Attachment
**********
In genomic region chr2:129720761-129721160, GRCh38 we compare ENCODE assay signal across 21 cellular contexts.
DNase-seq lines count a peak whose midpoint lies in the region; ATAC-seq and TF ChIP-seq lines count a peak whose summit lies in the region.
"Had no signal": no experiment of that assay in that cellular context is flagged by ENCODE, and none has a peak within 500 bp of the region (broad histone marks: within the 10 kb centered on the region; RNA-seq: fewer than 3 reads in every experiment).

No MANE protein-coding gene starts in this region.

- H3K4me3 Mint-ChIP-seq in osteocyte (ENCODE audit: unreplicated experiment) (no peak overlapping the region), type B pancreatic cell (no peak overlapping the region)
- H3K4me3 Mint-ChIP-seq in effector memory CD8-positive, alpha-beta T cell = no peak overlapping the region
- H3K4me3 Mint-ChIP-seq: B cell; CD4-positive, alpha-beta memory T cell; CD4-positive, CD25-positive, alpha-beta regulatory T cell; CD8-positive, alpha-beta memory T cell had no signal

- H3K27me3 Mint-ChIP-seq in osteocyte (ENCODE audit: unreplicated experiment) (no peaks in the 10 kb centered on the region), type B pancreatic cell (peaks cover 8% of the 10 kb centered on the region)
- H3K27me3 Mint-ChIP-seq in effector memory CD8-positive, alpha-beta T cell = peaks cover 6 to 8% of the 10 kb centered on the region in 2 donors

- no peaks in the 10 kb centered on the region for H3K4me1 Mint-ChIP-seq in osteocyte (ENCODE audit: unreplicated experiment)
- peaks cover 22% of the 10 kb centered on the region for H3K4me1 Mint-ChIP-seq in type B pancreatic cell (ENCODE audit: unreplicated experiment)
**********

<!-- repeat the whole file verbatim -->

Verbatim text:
In genomic region chr2:129720761-129721160, GRCh38 we compare ENCODE assay signal across 21 cellular contexts.
DNase-seq lines count a peak whose midpoint lies in the region; ATAC-seq and TF ChIP-seq lines count a peak whose summit lies in the region.
"Had no signal": no experiment of that assay in that cellular context is flagged by ENCODE, and none has a peak within 500 bp of the region (broad histone marks: within the 10 kb centered on the region; RNA-seq: fewer than 3 reads in every experiment).

No MANE protein-coding gene starts in this region.

- H3K4me3 Mint-ChIP-seq in osteocyte (ENCODE audit: unreplicated experiment) (no peak overlapping the region), type B pancreatic cell (no peak overlapping the region)
- H3K4me3 Mint-ChIP-seq in effector memory CD8-positive, alpha-beta T cell = no peak overlapping the region
- H3K4me3 Mint-ChIP-seq: B cell; CD4-positive, alpha-beta memory T cell; CD4-positive, CD25-positive, alpha-beta regulatory T cell; CD8-positive, alpha-beta memory T cell had no signal

- H3K27me3 Mint-ChIP-seq in osteocyte (ENCODE audit: unreplicated experiment) (no peaks in the 10 kb centered on the region), type B pancreatic cell (peaks cover 8% of the 10 kb centered on the region)
- H3K27me3 Mint-ChIP-seq in effector memory CD8-positive, alpha-beta T cell = peaks cover 6 to 8% of the 10 kb centered on the region in 2 donors

- no peaks in the 10 kb centered on the region for H3K4me1 Mint-ChIP-seq in osteocyte (ENCODE audit: unreplicated experiment)
- peaks cover 22% of the 10 kb centered on the region for H3K4me1 Mint-ChIP-seq in type B pancreatic cell (ENCODE audit: unreplicated experiment)